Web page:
Can you live an anonymous life in London?
I think I can lead a pretty anonymous life, yeah.

Teenagers don't know where you live?
(Laughing) No.

Are you concerned about the possibility of huge fame and how you would deal with that?
I don't think it's something you really sit around and think about. Do you? It wouldn't make you a very, in my mind, attractive or interesting person if you made game plans for your sudden fame. If it happens as a result of something you're proud of then, fantastic, because at least when people come up and say, “Oh I like this and that…,” you can say with all honesty, “Good, I'm really glad,” instead of gritting your teeth.

Do you have a girlfriend back home in England?
No.

Are you looking?
Not actively.

What do you look for in a girlfriend?
Somebody that's challenging and can stand up for themselves. That's about it. I don't have any other factors.

With your theatrical background, is their a particular story or character you'd like to play?
Honestly, I think the advantage of having come from that background is that you come with an awareness of the wealth of characters and different styles and literature and different genres.

The only reason to go into this at all is because you have an interest in all of them. I just want to try and stay enthusiastic, and the best way to do that is try out a lot of different things.

What's up next?
As always, there's a couple of things in the pipeline - but that pipeline is a strange and ambiguous place.

The next thing I think I'm going to do is I think I'm going to have to go back and do some re-shoots for “King Arthur.”

Where did you shoot “King Arthur?”
Ireland. Great for the spirit - very bad for the body.

How much drinking do you when you’re on an Irish set?
On set? None at all, I hasten to add. But one of the most fantastic things about Ireland and Dublin is that the pubs are like Paris and the café culture. And Dublin, in many ways, is a pub culture. So it was great. When we were filming “Ella,” we'd all meet up and go round the town.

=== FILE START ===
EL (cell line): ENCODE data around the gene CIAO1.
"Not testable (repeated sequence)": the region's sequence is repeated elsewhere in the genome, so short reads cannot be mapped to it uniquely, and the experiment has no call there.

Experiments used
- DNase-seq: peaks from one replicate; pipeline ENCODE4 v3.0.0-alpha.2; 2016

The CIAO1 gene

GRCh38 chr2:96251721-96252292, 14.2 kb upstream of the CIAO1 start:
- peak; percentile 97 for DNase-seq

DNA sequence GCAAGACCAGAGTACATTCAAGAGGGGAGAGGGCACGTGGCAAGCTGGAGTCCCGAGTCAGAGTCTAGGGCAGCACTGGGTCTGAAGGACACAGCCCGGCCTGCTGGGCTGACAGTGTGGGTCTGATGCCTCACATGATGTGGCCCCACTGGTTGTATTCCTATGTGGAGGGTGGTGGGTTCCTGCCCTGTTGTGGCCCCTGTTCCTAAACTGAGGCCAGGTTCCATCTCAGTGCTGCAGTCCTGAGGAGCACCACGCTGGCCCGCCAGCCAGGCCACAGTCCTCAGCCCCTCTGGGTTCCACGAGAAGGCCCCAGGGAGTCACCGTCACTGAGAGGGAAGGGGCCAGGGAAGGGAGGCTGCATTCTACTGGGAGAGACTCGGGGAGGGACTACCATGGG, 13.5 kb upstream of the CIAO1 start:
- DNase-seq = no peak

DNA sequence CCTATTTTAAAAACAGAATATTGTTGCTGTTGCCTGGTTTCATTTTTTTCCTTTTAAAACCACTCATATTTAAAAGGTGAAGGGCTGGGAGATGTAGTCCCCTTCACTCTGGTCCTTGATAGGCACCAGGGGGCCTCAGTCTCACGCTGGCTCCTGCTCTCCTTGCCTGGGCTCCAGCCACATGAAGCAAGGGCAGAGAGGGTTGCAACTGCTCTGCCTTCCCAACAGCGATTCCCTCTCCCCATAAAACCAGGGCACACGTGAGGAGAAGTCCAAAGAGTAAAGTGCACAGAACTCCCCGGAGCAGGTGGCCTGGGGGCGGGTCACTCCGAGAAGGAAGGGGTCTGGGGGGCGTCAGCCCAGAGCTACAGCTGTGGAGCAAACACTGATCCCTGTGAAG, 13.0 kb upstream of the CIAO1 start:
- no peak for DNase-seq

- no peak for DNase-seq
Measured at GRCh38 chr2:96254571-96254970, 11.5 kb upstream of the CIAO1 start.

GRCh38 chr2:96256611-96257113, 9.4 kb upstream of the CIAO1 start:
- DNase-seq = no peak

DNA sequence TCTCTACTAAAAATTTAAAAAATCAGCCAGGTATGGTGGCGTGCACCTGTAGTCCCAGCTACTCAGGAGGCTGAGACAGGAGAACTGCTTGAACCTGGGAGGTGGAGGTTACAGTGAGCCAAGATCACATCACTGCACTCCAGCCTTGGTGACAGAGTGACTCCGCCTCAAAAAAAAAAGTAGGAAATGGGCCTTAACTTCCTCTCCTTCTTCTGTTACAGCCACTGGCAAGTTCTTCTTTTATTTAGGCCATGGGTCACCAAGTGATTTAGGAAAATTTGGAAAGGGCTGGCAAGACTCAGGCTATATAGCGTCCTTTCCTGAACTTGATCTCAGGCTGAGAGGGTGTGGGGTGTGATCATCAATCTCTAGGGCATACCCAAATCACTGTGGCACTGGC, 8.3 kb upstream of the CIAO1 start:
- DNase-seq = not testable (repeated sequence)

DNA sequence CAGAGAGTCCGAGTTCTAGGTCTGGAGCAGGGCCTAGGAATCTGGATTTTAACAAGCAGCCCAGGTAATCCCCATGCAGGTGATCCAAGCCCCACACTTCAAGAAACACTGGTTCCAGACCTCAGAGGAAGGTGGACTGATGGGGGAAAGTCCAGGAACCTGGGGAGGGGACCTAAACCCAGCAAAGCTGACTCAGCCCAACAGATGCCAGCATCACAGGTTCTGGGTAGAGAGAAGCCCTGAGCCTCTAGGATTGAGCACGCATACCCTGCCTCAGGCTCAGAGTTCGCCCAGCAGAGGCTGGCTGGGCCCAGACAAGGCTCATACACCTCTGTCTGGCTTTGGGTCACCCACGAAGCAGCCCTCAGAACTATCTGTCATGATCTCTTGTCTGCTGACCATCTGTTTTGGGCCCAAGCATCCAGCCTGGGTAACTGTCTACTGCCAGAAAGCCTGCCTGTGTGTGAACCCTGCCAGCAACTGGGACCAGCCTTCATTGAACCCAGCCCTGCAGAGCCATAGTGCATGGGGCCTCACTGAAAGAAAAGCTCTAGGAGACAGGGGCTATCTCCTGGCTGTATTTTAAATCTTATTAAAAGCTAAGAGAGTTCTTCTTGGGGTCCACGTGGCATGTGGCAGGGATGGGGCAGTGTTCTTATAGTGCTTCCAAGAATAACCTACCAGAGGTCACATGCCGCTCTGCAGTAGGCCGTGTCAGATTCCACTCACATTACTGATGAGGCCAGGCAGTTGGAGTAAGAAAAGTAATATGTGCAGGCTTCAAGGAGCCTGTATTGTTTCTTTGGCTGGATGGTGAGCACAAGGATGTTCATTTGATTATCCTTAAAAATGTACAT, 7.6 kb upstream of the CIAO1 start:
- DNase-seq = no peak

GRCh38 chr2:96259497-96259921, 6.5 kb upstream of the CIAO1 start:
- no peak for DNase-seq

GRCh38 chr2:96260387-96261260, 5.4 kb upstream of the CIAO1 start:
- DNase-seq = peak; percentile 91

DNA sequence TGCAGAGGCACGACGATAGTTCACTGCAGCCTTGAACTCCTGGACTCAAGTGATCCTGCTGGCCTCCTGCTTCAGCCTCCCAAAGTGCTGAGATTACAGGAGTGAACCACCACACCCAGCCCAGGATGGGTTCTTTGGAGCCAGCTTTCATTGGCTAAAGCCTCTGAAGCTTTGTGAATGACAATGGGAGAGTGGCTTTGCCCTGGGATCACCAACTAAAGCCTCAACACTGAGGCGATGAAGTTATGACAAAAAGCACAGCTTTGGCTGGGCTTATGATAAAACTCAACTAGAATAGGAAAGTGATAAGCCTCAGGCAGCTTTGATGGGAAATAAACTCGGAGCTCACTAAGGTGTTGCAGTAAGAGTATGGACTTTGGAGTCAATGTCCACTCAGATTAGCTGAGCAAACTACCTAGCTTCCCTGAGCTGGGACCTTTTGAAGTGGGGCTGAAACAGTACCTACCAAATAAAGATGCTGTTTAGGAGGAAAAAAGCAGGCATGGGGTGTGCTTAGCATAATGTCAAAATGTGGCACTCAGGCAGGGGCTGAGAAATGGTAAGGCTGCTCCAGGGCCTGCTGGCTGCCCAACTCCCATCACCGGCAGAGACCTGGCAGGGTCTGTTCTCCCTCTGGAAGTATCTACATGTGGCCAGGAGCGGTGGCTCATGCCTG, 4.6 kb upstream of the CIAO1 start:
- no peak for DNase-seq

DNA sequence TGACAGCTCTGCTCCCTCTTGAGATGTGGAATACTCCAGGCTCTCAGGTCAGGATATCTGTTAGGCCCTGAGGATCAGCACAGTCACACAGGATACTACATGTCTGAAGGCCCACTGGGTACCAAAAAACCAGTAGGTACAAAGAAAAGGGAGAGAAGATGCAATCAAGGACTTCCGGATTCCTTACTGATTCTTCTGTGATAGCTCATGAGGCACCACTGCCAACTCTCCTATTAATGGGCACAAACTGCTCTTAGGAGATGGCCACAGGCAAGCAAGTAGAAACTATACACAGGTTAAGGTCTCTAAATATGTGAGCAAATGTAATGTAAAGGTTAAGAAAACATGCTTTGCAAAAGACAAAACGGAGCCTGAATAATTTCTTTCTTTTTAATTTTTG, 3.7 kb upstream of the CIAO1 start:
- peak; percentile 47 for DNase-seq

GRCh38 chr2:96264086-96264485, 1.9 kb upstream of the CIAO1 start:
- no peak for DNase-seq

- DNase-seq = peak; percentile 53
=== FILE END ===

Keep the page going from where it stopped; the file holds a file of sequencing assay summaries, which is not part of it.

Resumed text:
Does Anne Hathaway drink as well as the boys?
That would depend on how you defined ‘the boys.’ I tell you, the haunted castle we stayed in has a kind of old retainer who worked there and he kind of did everything. He served the food, he served at the bar, and we had a couple of great nights in there drinking pints of Guinness. So, yes, she certainly will enjoy a pint of Guinness but she's not a lager lout.

Are you a lager lout?
No, I'm not a lager lout either. I think you have to be a massive football fan to be a lager lout…

What's your daily life when you're not working?
Mundane, in the extreme. I've not as yet found one hobby that would absorb me completely when I'm not working, but I have just bought a new apartment and didn't quite bargain for the amount of effort and time and money that that absorbs.

A bachelor pad?
Well, I'm a bachelor and it's a pad. Two bedrooms.

What's the bravest thing you ever did?
Good question. I think becoming an actor because it's a ridiculously insecure profession to go into. I feel very comfortable but very lucky. I think any time that you imagine that it's plain sailing for hereon in, then you're kidding yourself.

How early on did you decide you wanted to be an actor?
I knew I wanted to be an actor when I was growing up, really. So when I decided to go to university instead of drama school, it was with the intention of becoming an actor afterwards.

Are there any other actors in your family?
My cousin has just started out but, I'm not from a family of actors - a lot of doctors and a lot of teachers and academics. My father is a professor of philosophy.

Are they supportive?
Very, because I think those other professions are things you only go into if you really care about them, so they understood that.

ADDITIONAL RESOURCES:
Interview with "Ella Enchanted's" Anne Hathaway

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Murray, Rebecca. "Hugh Dancy Talks About "Ella Enchanted"." ThoughtCo, Oct. 2, 2012, thoughtco.com/hugh-dancy-on-ella-enchanted-2419273. Murray, Rebecca. (2012, October 2). Hugh Dancy Talks About "Ella Enchanted". Retrieved from https://www.thoughtco.com/hugh-dancy-on-ella-enchanted-2419273 Murray, Rebecca. "Hugh Dancy Talks About "Ella Enchanted"." ThoughtCo. https://www.thoughtco.com/hugh-dancy-on-ella-enchanted-2419273 (accessed October 23, 2017).